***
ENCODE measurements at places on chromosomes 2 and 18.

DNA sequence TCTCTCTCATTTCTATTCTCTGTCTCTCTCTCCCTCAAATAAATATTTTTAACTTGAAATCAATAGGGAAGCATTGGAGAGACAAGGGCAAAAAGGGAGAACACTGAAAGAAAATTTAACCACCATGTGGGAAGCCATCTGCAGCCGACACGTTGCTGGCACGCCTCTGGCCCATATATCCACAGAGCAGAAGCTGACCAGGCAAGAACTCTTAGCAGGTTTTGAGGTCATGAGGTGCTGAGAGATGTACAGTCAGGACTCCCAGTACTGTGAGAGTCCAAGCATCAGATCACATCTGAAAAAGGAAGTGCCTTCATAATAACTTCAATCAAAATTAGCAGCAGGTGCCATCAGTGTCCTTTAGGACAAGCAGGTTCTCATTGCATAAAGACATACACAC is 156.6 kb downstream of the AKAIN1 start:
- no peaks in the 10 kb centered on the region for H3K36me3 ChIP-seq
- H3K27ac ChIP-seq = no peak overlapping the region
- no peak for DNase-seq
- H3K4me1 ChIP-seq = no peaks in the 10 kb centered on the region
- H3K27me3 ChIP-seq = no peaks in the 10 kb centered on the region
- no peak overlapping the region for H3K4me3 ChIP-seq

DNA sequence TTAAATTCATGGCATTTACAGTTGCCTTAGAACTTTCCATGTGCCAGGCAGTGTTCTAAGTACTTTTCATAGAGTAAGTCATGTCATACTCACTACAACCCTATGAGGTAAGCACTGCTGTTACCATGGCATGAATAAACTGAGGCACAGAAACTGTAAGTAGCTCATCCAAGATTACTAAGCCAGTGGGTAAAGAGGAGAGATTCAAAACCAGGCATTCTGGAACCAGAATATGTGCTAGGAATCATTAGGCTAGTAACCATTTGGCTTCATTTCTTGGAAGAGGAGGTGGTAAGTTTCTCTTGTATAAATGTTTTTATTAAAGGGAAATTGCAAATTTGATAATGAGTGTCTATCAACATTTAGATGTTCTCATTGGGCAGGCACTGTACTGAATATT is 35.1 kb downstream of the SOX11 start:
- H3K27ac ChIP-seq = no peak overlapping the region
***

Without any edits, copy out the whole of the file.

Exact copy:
ENCODE measurements at places on chromosomes 2 and 18.

DNA sequence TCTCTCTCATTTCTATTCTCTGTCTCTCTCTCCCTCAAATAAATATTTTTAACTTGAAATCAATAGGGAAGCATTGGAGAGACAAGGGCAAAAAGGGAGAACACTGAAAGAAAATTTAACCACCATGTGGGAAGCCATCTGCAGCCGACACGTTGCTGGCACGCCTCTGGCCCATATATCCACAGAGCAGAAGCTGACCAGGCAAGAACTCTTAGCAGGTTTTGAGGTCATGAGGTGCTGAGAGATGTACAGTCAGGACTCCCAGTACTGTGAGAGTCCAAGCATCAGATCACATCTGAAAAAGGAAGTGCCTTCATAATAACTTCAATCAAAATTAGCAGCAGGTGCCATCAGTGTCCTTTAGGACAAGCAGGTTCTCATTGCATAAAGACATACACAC is 156.6 kb downstream of the AKAIN1 start:
- no peaks in the 10 kb centered on the region for H3K36me3 ChIP-seq
- H3K27ac ChIP-seq = no peak overlapping the region
- no peak for DNase-seq
- H3K4me1 ChIP-seq = no peaks in the 10 kb centered on the region
- H3K27me3 ChIP-seq = no peaks in the 10 kb centered on the region
- no peak overlapping the region for H3K4me3 ChIP-seq

DNA sequence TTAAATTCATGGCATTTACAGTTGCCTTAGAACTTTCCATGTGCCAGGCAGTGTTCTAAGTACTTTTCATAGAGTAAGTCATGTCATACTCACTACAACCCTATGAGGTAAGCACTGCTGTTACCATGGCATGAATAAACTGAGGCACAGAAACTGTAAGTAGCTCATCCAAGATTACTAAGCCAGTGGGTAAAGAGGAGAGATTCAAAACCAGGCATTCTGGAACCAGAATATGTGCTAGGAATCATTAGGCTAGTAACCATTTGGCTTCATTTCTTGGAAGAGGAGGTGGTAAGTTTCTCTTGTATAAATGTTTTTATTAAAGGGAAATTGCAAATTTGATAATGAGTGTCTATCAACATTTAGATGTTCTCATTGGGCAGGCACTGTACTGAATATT is 35.1 kb downstream of the SOX11 start:
- H3K27ac ChIP-seq = no peak overlapping the region